State Closes Case Against Former PM Olmert Over Suspicions of Passing on Classified Info

The former prime minister was suspected of passing on sensitive security information while writing a book during his time in prison

File: Former Israeli Prime Minister Ehud Olmert speaks to the media after a hearing at the Supreme Court in Jerusalem December 29, 2015.
רויטרס

The case against former Prime Minister Ehud Olmert on suspicion of conveying classified materials to unauthorized persons will be closed, State Prosecutor Shai Nitzan announced Tuesday. Olmert was suspected of passing on sensitive security information while writing a book while he was in prison.

In June, Nitzan announced that new criminal suspicions against Olmert, who was serving a prison term for corruption, were to be explored. The suspicions were raised following a report by the Israel Prison Service that Olmert had given a chapter from his book to his attorney, Hanina Brandes, during a prison visit. The chapter included classified material that was allegedly not to be shared with unauthorized persons.

The State Prosecution said at the time that the materials found in the possession of Olmert and his attorney dealt with a security incident that the military censor had banned from publication. The prosecution said the material included secret operational details and that Olmert had been warned in the past not to give material to unauthorized individuals outside the prison.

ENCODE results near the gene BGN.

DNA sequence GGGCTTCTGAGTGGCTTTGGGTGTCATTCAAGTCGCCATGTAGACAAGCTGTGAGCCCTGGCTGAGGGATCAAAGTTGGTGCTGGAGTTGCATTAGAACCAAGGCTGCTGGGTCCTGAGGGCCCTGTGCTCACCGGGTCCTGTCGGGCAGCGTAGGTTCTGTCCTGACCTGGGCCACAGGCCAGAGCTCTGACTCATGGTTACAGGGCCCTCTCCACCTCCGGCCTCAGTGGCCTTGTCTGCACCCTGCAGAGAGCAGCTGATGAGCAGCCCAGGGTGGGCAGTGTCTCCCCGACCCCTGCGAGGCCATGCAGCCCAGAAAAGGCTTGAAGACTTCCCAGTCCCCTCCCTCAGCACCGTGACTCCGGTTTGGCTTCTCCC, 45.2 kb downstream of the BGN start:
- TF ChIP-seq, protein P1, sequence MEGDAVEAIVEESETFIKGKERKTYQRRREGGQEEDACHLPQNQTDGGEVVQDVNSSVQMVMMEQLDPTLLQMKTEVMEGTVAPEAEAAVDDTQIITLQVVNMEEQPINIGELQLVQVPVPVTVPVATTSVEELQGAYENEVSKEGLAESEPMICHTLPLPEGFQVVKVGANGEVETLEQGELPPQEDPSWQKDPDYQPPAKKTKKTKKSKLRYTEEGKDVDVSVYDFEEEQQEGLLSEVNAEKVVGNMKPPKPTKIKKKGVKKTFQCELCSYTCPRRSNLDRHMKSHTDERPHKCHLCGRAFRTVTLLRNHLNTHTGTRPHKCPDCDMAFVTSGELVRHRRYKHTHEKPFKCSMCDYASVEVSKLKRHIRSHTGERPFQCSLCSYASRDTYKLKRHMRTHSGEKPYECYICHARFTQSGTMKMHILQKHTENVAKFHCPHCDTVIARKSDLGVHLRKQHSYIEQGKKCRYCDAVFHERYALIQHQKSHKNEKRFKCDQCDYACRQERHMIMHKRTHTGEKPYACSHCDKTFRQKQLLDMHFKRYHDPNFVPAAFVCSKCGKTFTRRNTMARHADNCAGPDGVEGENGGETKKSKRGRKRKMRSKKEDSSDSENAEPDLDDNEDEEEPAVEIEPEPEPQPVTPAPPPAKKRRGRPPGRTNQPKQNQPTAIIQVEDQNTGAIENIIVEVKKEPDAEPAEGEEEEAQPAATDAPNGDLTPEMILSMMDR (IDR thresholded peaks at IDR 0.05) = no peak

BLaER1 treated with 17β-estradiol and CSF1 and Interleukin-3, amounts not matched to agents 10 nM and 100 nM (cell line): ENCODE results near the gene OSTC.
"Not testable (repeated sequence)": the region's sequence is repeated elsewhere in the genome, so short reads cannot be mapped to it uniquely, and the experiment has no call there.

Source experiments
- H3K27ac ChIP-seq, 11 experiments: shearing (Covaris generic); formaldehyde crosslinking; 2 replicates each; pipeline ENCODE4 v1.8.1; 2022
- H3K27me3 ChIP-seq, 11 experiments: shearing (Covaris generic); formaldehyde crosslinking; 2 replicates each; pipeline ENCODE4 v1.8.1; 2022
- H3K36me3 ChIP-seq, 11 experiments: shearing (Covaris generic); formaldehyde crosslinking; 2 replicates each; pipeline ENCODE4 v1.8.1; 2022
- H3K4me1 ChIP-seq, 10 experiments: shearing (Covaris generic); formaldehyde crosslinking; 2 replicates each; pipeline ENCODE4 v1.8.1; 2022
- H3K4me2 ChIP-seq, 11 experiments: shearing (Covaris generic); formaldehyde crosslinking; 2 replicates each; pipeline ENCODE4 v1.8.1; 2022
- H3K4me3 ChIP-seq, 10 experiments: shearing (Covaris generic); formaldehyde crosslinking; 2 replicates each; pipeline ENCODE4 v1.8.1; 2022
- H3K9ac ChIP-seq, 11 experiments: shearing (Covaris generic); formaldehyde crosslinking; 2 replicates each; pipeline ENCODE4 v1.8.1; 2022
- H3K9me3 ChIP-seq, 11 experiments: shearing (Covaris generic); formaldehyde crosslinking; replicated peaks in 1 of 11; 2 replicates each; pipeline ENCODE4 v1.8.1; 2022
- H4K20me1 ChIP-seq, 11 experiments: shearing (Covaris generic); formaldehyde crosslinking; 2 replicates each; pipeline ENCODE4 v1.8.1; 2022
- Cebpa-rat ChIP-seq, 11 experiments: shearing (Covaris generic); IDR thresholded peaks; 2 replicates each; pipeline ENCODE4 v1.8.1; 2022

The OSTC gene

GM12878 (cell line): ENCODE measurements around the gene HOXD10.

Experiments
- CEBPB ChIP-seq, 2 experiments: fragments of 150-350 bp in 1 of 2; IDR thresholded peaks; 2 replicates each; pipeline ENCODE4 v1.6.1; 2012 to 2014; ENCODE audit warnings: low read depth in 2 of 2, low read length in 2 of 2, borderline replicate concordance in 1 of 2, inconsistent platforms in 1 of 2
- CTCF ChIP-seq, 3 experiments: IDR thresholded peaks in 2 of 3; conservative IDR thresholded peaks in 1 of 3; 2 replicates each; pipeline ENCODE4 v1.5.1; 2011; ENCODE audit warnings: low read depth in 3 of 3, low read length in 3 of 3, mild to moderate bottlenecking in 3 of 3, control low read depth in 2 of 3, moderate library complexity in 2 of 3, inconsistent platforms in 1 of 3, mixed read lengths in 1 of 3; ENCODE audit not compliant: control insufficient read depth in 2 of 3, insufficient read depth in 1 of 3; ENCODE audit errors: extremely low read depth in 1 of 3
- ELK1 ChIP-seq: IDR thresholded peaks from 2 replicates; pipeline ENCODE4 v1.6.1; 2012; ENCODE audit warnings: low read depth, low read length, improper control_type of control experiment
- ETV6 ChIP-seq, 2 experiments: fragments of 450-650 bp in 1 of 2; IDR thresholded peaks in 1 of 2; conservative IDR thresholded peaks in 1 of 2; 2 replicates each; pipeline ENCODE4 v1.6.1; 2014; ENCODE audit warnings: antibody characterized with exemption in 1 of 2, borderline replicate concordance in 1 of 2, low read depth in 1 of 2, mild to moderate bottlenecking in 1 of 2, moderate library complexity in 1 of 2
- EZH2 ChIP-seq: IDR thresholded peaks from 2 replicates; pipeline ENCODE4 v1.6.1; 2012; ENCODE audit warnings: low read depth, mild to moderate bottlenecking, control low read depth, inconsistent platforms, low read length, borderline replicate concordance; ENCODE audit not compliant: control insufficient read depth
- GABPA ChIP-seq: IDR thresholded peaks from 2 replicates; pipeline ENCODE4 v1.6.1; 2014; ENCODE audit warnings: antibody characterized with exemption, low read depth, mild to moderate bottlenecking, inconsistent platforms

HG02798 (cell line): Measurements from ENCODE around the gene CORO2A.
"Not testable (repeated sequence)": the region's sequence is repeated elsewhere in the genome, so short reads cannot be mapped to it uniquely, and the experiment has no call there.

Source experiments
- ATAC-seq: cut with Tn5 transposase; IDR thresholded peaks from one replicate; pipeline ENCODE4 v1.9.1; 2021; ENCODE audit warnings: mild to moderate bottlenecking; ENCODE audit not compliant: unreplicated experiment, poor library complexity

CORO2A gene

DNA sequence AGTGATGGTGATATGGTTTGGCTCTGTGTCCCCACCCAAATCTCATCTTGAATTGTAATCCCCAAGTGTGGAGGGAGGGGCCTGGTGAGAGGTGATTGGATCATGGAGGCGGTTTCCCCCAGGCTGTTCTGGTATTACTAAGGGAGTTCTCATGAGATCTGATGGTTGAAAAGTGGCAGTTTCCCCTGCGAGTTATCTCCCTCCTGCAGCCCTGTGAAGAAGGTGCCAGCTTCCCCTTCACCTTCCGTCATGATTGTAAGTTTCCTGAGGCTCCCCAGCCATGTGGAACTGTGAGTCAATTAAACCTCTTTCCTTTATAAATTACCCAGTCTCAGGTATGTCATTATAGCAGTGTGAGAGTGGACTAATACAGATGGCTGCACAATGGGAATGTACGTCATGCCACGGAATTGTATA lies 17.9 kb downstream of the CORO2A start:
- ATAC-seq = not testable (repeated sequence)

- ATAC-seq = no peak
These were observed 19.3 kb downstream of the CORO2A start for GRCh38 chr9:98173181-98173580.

The prosecution claimed that Olmert had given to his publisher and others “who are not authorized to see state secrets, chapters from the manuscript of his book including material found in the possession of attorney Brandes.” The prosecution said that material from another chapter that Olmert had given to Brandes during a visit included “information that could have seriously harmed state security.” The prosecution noted that as a rule, attorneys’ papers are not examined either on entering or exiting the prison.

During examination of the allegations, the chief military censor testified that she had examined the two chapters and decided to ban their publication.

In Nitzan’s statement Tuesday, he said that the material was very sensitive and could be harmful to state security and involved “operational capabilities actions of special units.” However, Nitzan said he had decided to close the case because he took into consideration that Olmert had given the classified material to his publishers and they had been in contact with the censorship authorities and acted according to their directives. He said he also took into consideration the finding of the parole board that “treatment by the authorities of the issue of protection of the classified materials Olmert wrote was not optimal.”

In his statement Nitzan also noted past incidents in which politicians passed on secret information to unauthorized persons while writing books, but were not investigated on criminal suspicions, citing former Prime Minister Ehud Barak as an example.